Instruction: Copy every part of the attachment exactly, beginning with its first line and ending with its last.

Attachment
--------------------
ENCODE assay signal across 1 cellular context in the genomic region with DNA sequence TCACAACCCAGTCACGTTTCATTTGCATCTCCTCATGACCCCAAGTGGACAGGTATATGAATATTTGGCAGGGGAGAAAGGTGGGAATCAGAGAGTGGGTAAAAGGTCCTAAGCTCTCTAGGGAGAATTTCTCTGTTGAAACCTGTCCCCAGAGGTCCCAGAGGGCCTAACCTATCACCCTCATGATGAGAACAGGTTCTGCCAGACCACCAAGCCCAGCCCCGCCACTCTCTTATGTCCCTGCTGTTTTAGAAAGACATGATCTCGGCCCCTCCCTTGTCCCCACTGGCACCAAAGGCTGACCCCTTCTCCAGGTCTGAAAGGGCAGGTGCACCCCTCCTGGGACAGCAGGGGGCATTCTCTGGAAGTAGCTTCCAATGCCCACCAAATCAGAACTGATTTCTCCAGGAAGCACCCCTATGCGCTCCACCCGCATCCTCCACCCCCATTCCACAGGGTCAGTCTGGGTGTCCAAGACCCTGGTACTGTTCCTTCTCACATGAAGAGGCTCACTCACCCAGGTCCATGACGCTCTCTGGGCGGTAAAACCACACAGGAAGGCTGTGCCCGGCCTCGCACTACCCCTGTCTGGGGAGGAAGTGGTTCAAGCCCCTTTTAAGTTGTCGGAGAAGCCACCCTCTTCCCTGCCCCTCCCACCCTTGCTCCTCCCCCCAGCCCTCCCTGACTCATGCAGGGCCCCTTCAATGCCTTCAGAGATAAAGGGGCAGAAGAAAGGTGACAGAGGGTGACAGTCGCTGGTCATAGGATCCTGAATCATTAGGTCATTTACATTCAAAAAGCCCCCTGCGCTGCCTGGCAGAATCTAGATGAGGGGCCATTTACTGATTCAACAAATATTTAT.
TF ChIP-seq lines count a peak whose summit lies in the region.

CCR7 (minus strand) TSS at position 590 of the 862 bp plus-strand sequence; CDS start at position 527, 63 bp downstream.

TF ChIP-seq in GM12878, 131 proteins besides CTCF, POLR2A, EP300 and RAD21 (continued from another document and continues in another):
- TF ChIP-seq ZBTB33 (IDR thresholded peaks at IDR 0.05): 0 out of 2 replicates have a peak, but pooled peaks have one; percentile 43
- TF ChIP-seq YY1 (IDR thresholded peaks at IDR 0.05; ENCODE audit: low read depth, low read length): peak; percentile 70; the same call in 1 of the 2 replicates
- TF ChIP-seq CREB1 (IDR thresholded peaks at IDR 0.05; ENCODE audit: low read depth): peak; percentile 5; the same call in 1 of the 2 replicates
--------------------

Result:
ENCODE assay signal across 1 cellular context in the genomic region with DNA sequence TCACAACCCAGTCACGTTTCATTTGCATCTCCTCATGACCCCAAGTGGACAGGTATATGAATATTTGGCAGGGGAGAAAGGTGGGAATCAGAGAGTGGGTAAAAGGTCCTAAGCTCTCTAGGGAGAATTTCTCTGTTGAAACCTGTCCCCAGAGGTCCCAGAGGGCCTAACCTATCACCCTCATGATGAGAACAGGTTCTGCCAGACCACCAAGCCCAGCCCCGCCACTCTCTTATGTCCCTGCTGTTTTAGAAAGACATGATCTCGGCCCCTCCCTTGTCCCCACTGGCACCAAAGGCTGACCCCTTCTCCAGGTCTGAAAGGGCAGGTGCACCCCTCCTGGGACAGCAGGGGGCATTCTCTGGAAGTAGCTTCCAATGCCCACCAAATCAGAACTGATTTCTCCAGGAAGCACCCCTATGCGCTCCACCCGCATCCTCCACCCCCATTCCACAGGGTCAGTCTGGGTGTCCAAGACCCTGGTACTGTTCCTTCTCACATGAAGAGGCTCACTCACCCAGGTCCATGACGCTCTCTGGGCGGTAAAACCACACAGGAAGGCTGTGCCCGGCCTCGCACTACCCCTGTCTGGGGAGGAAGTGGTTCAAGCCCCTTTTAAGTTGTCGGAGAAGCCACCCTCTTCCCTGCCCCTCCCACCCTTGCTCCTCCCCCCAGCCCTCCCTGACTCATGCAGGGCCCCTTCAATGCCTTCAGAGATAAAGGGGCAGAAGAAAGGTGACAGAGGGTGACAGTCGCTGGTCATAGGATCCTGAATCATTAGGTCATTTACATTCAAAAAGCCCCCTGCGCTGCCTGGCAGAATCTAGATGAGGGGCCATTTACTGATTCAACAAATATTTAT.
TF ChIP-seq lines count a peak whose summit lies in the region.

CCR7 (minus strand) TSS at position 590 of the 862 bp plus-strand sequence; CDS start at position 527, 63 bp downstream.

TF ChIP-seq in GM12878, 131 proteins besides CTCF, POLR2A, EP300 and RAD21 (continued from another document and continues in another):
- TF ChIP-seq ZBTB33 (IDR thresholded peaks at IDR 0.05): 0 out of 2 replicates have a peak, but pooled peaks have one; percentile 43
- TF ChIP-seq YY1 (IDR thresholded peaks at IDR 0.05; ENCODE audit: low read depth, low read length): peak; percentile 70; the same call in 1 of the 2 replicates
- TF ChIP-seq CREB1 (IDR thresholded peaks at IDR 0.05; ENCODE audit: low read depth): peak; percentile 5; the same call in 1 of the 2 replicates